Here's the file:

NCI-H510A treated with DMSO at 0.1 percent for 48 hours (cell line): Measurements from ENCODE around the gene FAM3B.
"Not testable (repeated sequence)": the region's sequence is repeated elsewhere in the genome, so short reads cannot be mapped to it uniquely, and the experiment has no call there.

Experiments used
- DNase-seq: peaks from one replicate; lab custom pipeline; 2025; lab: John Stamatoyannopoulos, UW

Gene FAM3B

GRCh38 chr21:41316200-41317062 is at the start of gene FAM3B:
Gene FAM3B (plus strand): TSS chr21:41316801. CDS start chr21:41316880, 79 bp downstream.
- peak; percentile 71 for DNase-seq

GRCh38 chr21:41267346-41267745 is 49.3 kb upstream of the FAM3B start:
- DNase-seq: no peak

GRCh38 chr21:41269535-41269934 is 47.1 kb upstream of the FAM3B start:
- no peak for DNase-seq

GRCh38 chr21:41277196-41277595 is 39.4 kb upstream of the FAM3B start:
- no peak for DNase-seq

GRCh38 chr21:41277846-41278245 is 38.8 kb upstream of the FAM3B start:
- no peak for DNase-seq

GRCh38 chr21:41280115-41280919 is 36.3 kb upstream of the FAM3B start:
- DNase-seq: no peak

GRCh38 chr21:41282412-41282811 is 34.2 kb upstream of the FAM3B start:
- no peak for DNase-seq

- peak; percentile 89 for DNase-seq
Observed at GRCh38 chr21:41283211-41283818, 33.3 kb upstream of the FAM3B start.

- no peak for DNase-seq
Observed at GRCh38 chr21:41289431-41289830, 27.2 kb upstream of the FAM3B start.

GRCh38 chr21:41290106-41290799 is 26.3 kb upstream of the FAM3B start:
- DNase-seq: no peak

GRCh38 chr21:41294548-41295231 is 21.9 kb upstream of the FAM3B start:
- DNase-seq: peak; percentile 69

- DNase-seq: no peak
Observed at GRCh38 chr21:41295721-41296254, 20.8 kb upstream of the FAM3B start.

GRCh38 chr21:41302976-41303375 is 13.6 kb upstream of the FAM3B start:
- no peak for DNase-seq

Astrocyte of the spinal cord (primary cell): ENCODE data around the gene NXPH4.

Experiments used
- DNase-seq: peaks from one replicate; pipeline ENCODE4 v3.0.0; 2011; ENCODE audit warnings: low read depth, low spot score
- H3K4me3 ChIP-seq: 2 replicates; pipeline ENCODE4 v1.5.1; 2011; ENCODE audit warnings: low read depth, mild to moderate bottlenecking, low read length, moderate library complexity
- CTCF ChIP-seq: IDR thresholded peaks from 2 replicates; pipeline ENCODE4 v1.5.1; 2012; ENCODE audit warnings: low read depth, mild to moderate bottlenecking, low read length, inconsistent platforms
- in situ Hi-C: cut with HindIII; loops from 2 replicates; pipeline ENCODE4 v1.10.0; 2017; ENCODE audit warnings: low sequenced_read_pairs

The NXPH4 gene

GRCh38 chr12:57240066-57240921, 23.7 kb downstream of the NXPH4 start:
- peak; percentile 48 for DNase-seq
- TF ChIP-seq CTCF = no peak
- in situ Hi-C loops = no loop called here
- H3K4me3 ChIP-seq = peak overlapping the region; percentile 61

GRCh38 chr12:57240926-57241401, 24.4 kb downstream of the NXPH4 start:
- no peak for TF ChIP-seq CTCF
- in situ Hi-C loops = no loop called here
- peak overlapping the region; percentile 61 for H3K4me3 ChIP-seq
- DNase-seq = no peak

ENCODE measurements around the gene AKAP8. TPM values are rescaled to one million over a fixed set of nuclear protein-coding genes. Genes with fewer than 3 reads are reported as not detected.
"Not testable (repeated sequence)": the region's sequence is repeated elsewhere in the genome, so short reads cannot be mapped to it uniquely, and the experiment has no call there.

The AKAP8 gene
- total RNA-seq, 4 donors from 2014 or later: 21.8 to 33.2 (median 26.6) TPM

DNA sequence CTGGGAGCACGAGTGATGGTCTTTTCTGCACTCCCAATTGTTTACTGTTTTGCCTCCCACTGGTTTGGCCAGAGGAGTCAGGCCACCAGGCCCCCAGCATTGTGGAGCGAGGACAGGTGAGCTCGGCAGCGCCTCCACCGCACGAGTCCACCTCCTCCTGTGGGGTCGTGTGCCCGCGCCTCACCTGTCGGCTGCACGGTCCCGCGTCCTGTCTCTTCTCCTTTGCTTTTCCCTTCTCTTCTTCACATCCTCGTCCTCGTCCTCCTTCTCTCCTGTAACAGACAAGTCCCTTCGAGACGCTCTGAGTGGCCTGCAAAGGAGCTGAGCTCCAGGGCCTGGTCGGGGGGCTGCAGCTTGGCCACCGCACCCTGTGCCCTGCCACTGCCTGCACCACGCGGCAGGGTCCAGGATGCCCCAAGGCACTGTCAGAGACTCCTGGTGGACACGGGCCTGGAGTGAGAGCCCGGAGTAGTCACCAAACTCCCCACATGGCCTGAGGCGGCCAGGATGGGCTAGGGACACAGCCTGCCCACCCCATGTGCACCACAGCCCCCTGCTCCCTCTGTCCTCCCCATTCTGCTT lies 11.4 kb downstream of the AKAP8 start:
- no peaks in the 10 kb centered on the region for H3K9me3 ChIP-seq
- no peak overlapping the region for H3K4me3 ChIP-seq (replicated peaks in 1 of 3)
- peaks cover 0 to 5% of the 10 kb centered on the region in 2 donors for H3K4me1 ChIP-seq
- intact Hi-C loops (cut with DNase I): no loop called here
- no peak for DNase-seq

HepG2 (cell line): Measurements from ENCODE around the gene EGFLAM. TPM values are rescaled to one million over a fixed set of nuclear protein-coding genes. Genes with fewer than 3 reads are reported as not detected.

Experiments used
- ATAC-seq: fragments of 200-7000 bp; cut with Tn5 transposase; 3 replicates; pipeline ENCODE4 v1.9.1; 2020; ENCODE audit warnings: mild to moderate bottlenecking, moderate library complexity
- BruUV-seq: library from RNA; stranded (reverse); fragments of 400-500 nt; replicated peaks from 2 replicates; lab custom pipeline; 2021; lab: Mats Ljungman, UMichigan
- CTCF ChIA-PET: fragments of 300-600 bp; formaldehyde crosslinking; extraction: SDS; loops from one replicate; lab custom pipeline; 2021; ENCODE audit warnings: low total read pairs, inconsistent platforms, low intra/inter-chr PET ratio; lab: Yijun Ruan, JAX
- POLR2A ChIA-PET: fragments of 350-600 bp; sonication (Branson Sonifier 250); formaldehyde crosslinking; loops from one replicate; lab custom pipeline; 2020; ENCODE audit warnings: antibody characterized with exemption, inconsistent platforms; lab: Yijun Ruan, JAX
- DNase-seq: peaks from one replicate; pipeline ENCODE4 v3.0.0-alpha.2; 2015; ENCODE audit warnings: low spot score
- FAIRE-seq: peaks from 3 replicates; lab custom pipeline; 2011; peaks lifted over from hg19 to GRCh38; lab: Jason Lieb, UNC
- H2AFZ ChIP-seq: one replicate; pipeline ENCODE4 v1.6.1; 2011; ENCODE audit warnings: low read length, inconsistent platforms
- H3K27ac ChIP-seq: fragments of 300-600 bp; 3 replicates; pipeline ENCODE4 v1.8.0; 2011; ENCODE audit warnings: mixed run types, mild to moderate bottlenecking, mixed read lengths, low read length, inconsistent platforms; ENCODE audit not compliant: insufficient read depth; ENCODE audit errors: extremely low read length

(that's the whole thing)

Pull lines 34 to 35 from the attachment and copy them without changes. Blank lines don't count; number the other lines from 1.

Experiments used
- DNase-seq: peaks from one replicate; pipeline ENCODE4 v3.0.0; 2011; ENCODE audit warnings: low read depth, low spot score